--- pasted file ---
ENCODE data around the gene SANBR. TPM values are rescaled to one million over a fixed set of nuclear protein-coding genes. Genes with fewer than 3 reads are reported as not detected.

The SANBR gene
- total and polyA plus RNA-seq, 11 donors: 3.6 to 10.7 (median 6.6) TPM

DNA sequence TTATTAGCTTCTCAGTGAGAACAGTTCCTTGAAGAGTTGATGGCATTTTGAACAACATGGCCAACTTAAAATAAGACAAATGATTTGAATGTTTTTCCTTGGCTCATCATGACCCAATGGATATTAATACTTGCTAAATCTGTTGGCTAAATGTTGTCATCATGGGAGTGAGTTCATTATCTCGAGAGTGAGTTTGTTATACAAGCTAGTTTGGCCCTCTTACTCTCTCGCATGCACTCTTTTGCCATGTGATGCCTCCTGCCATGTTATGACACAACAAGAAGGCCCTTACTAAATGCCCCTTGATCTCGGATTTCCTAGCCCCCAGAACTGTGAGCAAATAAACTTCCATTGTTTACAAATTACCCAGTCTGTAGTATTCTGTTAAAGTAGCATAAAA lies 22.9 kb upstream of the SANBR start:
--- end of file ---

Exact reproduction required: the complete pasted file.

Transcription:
ENCODE data around the gene SANBR. TPM values are rescaled to one million over a fixed set of nuclear protein-coding genes. Genes with fewer than 3 reads are reported as not detected.

The SANBR gene
- total and polyA plus RNA-seq, 11 donors: 3.6 to 10.7 (median 6.6) TPM

DNA sequence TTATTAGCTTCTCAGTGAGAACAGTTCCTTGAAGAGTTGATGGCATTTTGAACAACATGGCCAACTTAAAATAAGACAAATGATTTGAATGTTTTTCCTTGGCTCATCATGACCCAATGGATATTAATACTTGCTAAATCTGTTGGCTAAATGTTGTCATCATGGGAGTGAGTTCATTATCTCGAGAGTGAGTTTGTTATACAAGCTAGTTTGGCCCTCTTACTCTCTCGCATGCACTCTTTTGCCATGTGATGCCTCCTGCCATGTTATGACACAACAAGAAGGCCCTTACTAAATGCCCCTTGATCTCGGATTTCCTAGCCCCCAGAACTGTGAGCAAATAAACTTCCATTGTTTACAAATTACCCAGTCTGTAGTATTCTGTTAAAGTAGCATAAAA lies 22.9 kb upstream of the SANBR start: